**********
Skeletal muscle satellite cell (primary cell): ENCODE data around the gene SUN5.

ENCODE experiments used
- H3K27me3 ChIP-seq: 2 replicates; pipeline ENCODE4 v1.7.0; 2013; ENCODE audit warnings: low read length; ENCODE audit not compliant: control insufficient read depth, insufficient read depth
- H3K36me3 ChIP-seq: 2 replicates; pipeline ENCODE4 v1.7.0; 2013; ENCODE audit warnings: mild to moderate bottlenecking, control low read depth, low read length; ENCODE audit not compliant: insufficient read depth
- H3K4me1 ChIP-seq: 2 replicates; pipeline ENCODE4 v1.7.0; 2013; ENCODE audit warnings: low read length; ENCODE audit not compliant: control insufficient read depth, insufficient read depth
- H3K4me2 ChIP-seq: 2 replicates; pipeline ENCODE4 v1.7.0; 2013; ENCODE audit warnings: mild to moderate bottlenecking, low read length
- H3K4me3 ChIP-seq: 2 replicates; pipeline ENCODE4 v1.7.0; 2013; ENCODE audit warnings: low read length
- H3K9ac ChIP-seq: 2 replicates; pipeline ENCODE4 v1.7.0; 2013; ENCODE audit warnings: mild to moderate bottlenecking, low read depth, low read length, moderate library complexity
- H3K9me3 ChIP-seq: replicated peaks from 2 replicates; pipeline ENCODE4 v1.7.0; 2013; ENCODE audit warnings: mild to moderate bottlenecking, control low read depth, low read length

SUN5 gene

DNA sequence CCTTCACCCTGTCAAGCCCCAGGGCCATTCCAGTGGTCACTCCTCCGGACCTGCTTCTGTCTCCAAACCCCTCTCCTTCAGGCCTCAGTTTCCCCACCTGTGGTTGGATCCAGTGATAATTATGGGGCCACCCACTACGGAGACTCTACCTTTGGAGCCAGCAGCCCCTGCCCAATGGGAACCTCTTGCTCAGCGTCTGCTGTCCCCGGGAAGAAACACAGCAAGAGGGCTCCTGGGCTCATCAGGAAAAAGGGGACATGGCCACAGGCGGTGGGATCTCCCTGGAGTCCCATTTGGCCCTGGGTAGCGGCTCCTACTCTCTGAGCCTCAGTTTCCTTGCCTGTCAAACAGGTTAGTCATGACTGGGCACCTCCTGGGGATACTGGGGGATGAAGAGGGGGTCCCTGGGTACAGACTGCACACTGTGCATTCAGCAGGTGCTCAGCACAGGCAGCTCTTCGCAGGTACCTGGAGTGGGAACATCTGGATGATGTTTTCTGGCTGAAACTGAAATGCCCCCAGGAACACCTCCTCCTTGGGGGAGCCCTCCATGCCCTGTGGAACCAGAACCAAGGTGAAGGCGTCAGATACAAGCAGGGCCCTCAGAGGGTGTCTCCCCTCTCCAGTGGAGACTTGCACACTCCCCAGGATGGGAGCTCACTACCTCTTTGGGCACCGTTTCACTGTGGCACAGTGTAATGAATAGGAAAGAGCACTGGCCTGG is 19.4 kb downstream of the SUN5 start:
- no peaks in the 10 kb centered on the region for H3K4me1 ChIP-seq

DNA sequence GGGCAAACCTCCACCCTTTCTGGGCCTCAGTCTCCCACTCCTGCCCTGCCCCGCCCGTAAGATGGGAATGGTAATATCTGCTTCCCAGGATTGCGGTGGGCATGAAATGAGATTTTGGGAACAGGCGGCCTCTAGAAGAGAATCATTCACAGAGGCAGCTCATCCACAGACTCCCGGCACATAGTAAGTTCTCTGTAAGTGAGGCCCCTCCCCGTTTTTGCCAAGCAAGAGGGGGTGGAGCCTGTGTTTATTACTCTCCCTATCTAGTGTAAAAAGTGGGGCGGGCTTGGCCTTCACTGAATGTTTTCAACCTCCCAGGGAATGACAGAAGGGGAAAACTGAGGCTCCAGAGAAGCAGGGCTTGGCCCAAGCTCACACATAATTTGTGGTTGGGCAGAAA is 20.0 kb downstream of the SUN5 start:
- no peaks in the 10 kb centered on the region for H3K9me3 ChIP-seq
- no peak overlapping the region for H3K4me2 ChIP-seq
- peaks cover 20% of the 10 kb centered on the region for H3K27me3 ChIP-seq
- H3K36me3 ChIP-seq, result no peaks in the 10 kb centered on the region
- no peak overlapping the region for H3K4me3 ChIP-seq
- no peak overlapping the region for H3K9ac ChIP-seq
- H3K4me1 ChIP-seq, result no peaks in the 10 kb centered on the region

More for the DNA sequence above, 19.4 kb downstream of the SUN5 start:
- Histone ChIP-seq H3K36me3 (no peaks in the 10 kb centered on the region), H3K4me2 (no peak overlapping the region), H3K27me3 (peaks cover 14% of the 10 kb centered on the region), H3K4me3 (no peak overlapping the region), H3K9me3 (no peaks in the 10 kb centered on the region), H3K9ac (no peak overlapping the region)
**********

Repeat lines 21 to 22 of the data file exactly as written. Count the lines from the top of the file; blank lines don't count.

More for the DNA sequence above, 19.4 kb downstream of the SUN5 start:
- Histone ChIP-seq H3K36me3 (no peaks in the 10 kb centered on the region), H3K4me2 (no peak overlapping the region), H3K27me3 (peaks cover 14% of the 10 kb centered on the region), H3K4me3 (no peak overlapping the region), H3K9me3 (no peaks in the 10 kb centered on the region), H3K9ac (no peak overlapping the region)